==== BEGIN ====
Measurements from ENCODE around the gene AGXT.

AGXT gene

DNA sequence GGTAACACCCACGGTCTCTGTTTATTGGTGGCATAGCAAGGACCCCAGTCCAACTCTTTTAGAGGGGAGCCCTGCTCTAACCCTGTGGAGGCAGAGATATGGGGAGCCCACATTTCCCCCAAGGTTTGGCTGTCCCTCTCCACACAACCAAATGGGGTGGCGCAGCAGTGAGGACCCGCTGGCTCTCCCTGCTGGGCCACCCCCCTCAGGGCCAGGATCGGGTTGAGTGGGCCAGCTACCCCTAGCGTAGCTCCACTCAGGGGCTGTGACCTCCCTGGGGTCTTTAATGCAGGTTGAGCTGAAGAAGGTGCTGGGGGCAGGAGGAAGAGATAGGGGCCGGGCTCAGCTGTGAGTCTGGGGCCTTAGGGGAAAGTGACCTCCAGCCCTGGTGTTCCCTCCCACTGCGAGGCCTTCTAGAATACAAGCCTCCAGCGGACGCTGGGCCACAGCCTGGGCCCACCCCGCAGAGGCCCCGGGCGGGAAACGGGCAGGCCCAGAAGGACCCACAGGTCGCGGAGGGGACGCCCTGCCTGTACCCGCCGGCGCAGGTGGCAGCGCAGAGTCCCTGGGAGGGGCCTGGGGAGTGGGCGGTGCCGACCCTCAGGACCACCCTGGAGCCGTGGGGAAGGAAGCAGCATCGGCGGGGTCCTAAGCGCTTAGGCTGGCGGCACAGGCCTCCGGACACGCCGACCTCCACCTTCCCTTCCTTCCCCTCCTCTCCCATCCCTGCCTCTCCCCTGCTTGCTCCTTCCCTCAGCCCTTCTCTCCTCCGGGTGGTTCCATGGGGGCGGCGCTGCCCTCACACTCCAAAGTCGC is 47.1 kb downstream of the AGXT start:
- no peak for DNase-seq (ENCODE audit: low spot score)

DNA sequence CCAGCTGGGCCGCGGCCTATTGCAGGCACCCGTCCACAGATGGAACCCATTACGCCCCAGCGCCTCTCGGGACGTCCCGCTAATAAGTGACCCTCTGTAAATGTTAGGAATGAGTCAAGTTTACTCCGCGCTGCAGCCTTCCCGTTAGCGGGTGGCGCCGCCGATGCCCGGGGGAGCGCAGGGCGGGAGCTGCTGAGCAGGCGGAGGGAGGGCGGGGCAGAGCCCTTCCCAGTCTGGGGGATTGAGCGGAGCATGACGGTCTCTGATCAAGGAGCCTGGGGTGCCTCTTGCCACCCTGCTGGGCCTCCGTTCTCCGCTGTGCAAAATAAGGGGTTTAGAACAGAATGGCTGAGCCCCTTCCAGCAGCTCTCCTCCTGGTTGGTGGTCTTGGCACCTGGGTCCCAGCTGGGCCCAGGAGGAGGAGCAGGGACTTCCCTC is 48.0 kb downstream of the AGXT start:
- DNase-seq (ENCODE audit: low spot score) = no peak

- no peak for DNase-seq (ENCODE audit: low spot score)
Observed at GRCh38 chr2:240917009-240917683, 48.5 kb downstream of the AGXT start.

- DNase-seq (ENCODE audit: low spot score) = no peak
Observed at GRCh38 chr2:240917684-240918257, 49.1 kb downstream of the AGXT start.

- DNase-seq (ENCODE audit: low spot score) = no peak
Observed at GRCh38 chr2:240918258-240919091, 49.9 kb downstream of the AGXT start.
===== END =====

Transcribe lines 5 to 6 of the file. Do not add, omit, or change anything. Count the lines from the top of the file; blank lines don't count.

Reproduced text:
DNA sequence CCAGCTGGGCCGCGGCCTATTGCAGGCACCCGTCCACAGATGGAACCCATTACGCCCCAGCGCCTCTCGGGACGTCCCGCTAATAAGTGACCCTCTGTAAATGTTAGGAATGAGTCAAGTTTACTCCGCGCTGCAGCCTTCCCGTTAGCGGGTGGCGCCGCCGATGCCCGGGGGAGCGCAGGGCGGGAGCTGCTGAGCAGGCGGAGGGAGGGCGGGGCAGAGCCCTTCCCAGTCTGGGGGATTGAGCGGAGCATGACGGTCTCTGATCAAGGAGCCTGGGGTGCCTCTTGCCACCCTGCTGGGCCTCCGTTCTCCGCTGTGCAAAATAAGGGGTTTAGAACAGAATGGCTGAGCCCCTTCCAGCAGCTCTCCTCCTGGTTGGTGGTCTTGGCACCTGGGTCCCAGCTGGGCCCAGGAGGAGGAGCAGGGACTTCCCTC is 48.0 kb downstream of the AGXT start:
- DNase-seq (ENCODE audit: low spot score) = no peak